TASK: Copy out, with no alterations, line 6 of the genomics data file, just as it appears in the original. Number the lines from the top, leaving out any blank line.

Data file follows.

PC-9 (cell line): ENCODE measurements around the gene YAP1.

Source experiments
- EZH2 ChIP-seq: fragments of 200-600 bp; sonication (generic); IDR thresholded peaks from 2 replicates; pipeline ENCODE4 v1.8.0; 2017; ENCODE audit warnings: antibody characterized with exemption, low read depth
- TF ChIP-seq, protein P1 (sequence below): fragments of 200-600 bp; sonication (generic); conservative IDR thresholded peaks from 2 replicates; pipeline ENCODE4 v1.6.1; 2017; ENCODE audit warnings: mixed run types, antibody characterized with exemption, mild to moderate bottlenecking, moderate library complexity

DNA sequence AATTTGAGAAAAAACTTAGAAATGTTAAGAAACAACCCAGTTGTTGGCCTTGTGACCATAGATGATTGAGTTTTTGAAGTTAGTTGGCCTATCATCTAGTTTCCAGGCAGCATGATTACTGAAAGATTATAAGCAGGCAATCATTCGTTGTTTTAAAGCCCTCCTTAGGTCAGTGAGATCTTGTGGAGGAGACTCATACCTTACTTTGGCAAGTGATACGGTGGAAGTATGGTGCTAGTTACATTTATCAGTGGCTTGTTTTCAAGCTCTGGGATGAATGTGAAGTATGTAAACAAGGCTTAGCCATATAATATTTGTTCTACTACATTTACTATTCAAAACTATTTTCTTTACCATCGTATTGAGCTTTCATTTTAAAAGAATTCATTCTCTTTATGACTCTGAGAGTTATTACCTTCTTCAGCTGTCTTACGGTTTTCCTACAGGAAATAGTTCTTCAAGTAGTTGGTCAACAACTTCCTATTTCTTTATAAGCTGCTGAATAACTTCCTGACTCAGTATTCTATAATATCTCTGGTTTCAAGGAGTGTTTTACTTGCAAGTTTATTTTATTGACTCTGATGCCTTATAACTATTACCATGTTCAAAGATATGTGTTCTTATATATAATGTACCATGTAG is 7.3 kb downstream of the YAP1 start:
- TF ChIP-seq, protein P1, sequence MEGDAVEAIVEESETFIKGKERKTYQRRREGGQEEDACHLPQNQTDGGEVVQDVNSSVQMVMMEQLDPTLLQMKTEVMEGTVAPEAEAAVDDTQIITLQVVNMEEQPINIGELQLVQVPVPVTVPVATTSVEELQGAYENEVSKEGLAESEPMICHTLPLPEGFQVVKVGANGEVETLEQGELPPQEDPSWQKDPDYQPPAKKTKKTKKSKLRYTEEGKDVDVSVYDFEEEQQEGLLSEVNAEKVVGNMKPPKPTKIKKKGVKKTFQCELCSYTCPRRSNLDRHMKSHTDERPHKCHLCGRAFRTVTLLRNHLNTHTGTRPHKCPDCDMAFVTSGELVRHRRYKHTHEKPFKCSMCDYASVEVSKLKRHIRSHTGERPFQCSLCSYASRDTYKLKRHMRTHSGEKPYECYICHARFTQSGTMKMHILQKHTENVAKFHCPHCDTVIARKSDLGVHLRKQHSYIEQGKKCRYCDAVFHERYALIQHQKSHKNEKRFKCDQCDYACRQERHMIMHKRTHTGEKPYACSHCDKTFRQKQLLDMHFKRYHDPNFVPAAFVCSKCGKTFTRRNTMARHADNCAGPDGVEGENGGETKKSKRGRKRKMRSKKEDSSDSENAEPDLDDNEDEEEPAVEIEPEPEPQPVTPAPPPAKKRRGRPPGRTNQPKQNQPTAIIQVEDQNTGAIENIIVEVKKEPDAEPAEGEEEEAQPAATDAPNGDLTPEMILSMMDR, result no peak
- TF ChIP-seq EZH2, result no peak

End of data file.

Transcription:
- TF ChIP-seq, protein P1, sequence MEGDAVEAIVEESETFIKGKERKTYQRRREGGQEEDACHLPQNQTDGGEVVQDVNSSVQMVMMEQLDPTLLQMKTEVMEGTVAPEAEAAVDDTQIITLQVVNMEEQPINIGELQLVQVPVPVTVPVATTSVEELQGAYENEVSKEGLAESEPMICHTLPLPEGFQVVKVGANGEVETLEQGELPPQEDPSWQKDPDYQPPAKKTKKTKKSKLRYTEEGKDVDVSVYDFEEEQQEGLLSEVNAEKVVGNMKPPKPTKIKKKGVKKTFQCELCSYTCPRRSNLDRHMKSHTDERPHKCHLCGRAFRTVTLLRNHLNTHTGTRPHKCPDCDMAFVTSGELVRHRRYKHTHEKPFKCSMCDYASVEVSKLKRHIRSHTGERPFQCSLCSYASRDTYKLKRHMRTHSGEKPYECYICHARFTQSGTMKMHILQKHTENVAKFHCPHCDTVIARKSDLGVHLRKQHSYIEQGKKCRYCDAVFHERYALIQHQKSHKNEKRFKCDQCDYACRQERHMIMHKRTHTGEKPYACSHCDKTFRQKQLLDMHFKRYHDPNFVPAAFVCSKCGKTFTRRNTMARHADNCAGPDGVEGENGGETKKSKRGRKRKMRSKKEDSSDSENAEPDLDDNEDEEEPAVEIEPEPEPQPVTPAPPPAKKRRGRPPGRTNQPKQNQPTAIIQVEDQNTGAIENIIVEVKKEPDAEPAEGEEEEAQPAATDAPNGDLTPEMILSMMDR, result no peak